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resentment

[ri-zent-muh nt] /rɪˈzɛnt mənt/
noun
1.
the feeling of displeasure or indignation at some act, remark, person, etc., regarded as causing injury or insult.
Origin of resentment
1610-1620
1610-20; < French ressentiment, Middle French resentiment, equivalent to resenti(r) to resent + -ment -ment
Related forms
self-resentment, noun
Synonyms
dudgeon, pique, irritation, envy, jealousy.
Dictionary.com Unabridged
Based on the Random House Dictionary, © Random House, Inc. 2017.
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Examples from the Web for resentment
Contemporary Examples
Historical Examples
  • Harriett had a little shock of dismay and resentment, hating change.

  • By expecting it from others half our resentment is forestalled.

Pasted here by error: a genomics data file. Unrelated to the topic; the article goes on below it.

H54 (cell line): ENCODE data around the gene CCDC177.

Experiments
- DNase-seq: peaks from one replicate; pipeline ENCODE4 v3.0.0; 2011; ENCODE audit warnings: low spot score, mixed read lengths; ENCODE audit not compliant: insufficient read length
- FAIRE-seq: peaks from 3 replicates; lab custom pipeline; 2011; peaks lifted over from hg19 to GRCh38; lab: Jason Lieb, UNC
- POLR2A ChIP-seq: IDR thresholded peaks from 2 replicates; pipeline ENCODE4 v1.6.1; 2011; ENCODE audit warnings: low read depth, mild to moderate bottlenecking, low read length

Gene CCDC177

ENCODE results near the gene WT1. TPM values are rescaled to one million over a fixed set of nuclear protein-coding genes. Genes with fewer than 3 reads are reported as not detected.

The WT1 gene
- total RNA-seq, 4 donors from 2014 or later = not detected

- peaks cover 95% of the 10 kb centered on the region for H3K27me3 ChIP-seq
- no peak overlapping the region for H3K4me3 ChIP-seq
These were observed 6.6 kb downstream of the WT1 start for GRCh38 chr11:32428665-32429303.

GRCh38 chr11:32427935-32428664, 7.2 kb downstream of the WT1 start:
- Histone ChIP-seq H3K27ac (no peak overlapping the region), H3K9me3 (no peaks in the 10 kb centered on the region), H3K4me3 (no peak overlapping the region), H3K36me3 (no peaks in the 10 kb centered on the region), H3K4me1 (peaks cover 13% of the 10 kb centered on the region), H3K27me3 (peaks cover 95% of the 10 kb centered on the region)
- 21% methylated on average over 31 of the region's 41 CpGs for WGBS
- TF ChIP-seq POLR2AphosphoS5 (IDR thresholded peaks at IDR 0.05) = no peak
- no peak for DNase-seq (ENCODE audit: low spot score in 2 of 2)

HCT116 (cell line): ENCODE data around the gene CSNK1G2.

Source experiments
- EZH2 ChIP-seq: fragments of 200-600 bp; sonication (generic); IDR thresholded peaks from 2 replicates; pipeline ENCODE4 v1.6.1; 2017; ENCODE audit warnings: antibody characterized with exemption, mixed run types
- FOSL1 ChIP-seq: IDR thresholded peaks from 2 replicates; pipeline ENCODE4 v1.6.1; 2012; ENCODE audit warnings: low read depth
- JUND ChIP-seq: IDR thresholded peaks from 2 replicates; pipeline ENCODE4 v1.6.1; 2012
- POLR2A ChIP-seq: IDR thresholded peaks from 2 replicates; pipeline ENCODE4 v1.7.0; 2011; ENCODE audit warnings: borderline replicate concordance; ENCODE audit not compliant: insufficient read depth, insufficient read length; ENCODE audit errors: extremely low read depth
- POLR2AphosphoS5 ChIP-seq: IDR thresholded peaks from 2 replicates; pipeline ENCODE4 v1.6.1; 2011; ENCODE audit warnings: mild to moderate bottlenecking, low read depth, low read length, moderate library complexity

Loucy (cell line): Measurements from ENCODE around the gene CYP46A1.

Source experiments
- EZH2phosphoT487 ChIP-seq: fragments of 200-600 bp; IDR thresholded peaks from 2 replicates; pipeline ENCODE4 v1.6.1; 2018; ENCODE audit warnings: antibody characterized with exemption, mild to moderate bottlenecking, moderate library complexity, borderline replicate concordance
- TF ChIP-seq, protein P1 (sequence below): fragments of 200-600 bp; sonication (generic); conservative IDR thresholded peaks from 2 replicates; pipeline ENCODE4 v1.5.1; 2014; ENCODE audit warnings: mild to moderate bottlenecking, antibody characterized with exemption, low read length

• The face of the Gascon darkened, and his eyes flashed with resentment.

    The White Company Arthur Conan Doyle
  • She dropped into her chair, with a flash of resentment at the proximity of the other table.

    K Mary Roberts Rinehart
  • But she is cunning in love's ways and dulls Shakespeare's resentment with "I don't hate you."

    The Man Shakespeare Frank Harris
British Dictionary definitions for resentment

resentment

/rɪˈzɛntmənt/
noun
1.
anger, bitterness, or ill will
Collins English Dictionary - Complete & Unabridged 2012 Digital Edition
© William Collins Sons & Co. Ltd. 1979, 1986 © HarperCollins
Publishers 1998, 2000, 2003, 2005, 2006, 2007, 2009, 2012
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Word Origin and History for resentment
n.

1610s, from French ressentiment (16c.), verbal noun from ressentir (see resent).

"Ridicule often parries resentment, but resentment never yet parried ridicule." [Walter Savage Landor, "Imaginary Conversations"]

Online Etymology Dictionary, © 2010 Douglas Harper
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12
15
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